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Soil Testing and Measurement
Lesson 6
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Academic Standards
Philanthropy Framework

Purpose:

Students will observe that all soil is not of the correct composition for growing plants desirable for the garden. Garden size and geographic orientation will be determined.

Duration:

Two Thirty-Minute Class Periods

Objectives:

The learner will:

  • analyze what is needed to amend the soil composition for the garden.
  • take a soil test of their garden.
  • use several instruments of measurement.

Service Experience:

Although this lesson contains a service project example, decisions about service plans and implementation should be made by students, as age appropriate.
Learn more about the stages of service-learning.

Students will make measurements of their garden and prepare the soil.

Materials:

  • Internet access or garden / plant books from library media center
  • Ruler (with centimeters and inches), yardstick & tape measure

Instructional Procedure(s):

Anticipatory Set:
Discuss what plants the students see growing now in their garden site. Ask if they think the types of plants they have selected will grow there. How can a person find out what will or will not grow there? How big do they think the garden area is? Have students make estimates of its present size.

  • Using the Internet, or a book on plants from the library media center or a garden center, find answers to any questions students may still have about whether the plants they have selected will be able to grow in their garden.

  • Tell students that if their soil is not in the best shape for planting plants and flowers, it does not have to stay that way. Explain that plants, like students, can be tested to determine quality. Have students discuss what a soil test might discover about their soil. (If necessary, read this information out of a gardening book.)


NOTE: Testing the soil can be done with a kit and directions obtained from the local Soil Conservation District Office. Core samplers for boring into the soil will be very helpful. If a core sampler cannot be obtained, shovels are a good substitute. Several students can use the core sampler or shovel to collect the many samples needed. These samples are sent away and you will receive a detailed report telling you your soil's needs.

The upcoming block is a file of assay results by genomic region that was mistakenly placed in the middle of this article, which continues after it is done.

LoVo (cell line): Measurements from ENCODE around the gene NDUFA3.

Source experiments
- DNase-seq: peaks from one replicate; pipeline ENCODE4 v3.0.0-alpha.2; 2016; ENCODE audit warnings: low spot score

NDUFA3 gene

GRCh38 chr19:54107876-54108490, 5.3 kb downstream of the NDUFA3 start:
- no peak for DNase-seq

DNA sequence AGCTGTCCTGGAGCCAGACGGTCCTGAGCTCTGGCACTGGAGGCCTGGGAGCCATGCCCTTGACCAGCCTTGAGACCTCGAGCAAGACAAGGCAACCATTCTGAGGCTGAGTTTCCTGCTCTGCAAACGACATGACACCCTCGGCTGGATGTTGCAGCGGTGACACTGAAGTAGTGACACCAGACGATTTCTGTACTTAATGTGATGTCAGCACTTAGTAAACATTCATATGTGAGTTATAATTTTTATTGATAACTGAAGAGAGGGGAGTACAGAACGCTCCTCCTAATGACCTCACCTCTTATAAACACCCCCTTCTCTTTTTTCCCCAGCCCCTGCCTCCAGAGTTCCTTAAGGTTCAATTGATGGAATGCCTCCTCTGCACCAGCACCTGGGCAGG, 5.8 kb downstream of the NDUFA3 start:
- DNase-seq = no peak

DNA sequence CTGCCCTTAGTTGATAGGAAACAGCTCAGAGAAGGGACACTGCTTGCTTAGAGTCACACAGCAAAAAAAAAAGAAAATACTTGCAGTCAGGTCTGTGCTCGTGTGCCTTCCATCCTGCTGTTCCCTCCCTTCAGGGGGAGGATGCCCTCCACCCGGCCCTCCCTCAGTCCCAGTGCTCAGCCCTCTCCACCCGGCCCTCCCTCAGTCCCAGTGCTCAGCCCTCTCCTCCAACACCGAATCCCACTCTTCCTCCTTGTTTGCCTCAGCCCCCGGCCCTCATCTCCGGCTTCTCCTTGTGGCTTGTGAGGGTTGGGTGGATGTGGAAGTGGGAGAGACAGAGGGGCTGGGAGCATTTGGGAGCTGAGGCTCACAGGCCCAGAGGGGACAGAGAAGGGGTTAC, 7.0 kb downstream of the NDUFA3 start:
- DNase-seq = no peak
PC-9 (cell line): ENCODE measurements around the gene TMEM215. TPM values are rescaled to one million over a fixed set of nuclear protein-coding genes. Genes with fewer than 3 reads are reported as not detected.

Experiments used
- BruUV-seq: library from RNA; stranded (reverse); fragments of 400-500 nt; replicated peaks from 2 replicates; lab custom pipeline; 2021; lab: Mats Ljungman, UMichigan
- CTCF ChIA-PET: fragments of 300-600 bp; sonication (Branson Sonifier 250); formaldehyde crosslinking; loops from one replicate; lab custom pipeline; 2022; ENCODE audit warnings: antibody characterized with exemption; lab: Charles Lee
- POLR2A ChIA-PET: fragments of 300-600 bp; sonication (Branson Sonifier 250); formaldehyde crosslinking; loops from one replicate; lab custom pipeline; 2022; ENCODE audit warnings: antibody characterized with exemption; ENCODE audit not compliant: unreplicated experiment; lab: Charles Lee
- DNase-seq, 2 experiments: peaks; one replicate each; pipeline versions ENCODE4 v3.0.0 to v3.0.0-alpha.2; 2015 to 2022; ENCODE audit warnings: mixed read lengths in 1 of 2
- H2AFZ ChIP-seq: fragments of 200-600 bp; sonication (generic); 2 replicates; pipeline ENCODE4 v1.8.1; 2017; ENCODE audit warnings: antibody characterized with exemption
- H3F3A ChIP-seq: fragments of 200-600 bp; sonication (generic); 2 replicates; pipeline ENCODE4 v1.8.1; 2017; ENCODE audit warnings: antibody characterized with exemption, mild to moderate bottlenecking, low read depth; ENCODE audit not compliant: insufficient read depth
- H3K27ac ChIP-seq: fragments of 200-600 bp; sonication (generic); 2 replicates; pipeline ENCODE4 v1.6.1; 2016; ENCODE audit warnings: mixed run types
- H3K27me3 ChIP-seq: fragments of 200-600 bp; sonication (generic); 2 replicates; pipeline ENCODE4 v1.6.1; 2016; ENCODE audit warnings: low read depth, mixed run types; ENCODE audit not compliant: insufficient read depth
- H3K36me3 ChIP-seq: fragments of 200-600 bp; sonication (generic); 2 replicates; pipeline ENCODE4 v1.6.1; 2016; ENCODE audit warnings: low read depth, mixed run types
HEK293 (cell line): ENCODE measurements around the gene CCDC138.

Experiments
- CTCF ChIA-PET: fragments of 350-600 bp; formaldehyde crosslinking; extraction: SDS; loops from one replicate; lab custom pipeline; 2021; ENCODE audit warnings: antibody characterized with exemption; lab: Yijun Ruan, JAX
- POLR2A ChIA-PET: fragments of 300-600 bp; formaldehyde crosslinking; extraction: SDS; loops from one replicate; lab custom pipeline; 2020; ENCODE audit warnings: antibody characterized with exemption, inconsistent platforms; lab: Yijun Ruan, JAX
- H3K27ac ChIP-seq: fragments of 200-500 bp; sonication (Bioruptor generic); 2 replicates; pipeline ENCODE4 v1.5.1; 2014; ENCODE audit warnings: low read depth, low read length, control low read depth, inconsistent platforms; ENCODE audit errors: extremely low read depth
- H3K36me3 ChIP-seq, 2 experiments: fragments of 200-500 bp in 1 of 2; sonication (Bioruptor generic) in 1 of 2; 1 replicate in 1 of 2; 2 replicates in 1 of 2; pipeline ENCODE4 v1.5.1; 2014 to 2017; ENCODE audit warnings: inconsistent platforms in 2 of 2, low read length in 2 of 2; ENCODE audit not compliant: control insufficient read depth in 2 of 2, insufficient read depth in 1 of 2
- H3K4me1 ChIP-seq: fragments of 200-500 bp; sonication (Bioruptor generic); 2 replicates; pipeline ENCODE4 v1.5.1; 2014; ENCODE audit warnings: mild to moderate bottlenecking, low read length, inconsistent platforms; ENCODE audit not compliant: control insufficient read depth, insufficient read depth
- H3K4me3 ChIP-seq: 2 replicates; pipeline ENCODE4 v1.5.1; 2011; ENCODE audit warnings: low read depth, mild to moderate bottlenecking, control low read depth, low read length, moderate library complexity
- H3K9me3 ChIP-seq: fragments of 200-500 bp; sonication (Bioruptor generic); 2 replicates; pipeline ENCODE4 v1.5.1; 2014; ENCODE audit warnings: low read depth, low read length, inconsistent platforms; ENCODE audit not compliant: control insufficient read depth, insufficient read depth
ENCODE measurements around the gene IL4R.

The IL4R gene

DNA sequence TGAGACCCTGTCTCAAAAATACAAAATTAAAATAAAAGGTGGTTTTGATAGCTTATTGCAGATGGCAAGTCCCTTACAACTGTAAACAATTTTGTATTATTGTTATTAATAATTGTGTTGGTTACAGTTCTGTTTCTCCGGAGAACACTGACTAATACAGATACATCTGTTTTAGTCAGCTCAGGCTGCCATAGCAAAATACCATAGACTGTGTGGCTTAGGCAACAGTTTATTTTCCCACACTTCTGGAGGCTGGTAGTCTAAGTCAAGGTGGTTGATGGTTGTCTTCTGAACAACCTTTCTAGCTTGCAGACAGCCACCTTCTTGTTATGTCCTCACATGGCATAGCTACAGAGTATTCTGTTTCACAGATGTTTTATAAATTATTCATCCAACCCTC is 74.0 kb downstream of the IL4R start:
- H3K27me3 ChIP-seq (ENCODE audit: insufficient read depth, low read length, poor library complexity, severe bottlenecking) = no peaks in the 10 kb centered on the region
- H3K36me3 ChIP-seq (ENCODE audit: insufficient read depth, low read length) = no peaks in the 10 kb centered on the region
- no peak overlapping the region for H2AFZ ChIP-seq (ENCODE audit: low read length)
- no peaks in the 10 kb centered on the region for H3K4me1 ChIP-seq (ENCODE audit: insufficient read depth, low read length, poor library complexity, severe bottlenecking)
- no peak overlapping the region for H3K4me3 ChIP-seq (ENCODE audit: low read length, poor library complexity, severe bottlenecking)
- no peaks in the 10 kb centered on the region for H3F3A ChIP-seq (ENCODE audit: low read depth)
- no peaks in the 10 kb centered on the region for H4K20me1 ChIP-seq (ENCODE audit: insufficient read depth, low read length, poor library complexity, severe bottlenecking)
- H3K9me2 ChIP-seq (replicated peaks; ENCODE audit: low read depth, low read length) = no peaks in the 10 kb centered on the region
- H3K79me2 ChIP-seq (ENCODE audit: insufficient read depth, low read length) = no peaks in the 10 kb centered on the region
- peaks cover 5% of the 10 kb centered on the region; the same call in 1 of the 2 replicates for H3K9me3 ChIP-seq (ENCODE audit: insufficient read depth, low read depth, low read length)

• Have the students compare different units of measurement, a ruler (with centimeters and inches), a yard stick, a tape measure. Ask the students to predict which instrument will be the best to use in measuring the length and width of their garden plot. Assign groups to use each kind of measure.

  • Explain the use of a compass to determine geographic direction. Assign a group(s) to determine the geographic orientation of the garden plot.

  • Visit the garden site to have the assigned groups collect soil samples, use the different instruments of measurement, determine the geographic orientation.

  • After returning to class have each group report their findings. Compare the measurements from each instrument for accuracy and ease of use. Decide if the class predicted correctly which instrument would work best for the job.

  • Discuss the importance of the geographic orientation in determining planting priorities for the different height plants.

Assessment:

  • Teacher observation of participation.
  • Students will write a paragraph in their journals about their part in each of the two activities. They will describe what they did, how they did it, and why it was important to the garden.

School/Home Connection:

None for this lesson.

Cross-Curriculum Extensions:

Students can determine the area of the garden using centimeters, inches, feet and yards.

Lesson Developed By:

Christine Makinen
Kaleva Norman Dickson Schools
Wellston Elementary School
Wellston, MI 49689

Handouts:

Philanthropy Framework:

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